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Chemo drug may be first step towards curing HIV

Low-dose chemotherapy can be the key to flushing the HIV virus out of its hidden reservoirs in the body, which is an important step towards finding a cure.

The exciting research was presented at the AIDS 2014 conference, taking place in Melbourne, Australia. The new treatment is in the early stages of research and has only been tested in six patients so far.

Antiretroviral therapy (ART) can reduce viral loads in the bloodstream to non-detectable levels. But since the HIV virus incorporates its DNA into its host, after ART stops, the virus reemerges in the bloodstream.

Experts say low doses of the chemo drug, Romidepsin, can “relax” the tightly coiled bundles of DNA. Five patients taking part in the study exhibited a big jump in viral levels when taking the chemo drug. Although that is usually bad, it shows the drug is having an effect on the virus.

“We know it’s a step forwards, but we don’t know how big, it might just be a single step or it could be a great leap forward,” Dr. Ole Sogaard, one of the researchers on the project, told the BBC.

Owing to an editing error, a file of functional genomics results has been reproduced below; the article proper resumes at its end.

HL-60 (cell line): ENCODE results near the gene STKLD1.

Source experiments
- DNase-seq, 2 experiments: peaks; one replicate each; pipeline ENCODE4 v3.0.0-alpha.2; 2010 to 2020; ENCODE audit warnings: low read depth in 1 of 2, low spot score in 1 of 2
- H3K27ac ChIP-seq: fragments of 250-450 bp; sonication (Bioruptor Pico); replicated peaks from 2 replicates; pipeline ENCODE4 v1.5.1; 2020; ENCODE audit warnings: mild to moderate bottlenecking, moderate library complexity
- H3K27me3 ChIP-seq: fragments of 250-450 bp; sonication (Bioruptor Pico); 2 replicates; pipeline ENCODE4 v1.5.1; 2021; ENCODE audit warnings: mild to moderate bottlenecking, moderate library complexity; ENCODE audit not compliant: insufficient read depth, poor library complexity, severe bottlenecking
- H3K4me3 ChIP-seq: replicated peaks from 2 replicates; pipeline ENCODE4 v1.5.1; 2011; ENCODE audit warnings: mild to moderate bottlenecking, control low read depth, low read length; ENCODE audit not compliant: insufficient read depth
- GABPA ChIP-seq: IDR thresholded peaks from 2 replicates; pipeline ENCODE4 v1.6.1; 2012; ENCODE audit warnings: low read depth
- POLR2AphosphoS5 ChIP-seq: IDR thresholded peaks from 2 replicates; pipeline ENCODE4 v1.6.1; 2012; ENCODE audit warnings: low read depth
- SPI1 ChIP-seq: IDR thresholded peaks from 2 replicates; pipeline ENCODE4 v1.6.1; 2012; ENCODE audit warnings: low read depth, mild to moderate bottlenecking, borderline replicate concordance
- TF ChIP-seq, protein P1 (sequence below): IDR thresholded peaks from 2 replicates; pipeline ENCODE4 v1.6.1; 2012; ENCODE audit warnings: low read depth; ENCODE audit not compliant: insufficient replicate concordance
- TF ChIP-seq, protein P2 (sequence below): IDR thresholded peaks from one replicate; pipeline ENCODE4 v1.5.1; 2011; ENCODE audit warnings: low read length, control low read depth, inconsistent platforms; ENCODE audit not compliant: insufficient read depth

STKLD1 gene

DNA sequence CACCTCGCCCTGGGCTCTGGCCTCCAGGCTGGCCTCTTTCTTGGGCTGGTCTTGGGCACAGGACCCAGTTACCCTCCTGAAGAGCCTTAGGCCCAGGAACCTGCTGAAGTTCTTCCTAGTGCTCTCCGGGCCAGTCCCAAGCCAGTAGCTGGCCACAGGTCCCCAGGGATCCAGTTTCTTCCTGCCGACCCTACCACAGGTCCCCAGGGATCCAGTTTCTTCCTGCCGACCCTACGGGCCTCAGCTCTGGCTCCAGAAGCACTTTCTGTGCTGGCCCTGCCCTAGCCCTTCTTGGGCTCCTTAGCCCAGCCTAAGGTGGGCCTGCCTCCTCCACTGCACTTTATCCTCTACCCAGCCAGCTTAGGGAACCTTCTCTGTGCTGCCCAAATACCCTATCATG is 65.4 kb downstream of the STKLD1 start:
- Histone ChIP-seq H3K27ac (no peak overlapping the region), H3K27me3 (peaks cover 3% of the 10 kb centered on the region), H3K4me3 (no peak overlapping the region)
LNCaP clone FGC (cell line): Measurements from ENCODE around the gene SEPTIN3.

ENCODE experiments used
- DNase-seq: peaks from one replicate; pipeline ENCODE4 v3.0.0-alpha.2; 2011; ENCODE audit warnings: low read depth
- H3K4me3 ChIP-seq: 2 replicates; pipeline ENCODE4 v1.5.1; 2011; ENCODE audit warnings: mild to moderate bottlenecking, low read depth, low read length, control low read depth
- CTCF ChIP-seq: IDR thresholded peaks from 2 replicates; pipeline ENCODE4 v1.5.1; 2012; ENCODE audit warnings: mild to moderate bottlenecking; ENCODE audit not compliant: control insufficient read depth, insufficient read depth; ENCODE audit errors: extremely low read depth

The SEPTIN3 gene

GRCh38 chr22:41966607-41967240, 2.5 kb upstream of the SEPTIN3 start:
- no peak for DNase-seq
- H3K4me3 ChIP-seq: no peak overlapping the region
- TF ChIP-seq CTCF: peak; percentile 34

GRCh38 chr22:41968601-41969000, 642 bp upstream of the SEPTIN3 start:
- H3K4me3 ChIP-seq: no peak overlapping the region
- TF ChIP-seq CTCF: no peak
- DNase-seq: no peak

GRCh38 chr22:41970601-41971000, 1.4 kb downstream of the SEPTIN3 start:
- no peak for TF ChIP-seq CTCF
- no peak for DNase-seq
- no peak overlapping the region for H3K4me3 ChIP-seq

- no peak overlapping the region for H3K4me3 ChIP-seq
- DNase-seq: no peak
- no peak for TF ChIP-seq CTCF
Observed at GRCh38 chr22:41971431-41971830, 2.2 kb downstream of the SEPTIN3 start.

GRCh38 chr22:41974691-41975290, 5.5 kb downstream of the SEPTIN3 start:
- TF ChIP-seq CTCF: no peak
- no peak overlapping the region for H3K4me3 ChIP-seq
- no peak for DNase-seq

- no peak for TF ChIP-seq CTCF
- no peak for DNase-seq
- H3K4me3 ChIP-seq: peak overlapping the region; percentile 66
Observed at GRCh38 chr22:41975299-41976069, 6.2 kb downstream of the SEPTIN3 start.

The new research is exciting because these HIV reservoirs have become a huge obstacle in the quest to cure HIV/AIDS.

Earlier in the year, AIDS researchers were disheartened by the news that the “Mississippi baby” showed detectable levels of the HIV virus more than two years after stopping ART. Researchers thought the child was cured of HIV through a regiment of ART hours after birth, hoping the virus was destroyed before it could carve out these reservoirs.

This new form of chemo treatment may be the key to ousting the HIV virus once and for all. But there are still many questions to be answered. The chemo drug alone will not be the magic bullet to ending HIV/AIDS and will need to be combined with other drugs to destroy the virus.

The team will now be looking at exactly where Romidepsin activates the HIV DNA. The virus hides in immune cells in the bloodstream, but the biggest reservoirs are in the gut and central nervous systems. The researchers need to check if all the HIV hiding places are being properly targeted.

Source: ‘Exciting’ drug flushes out HIV

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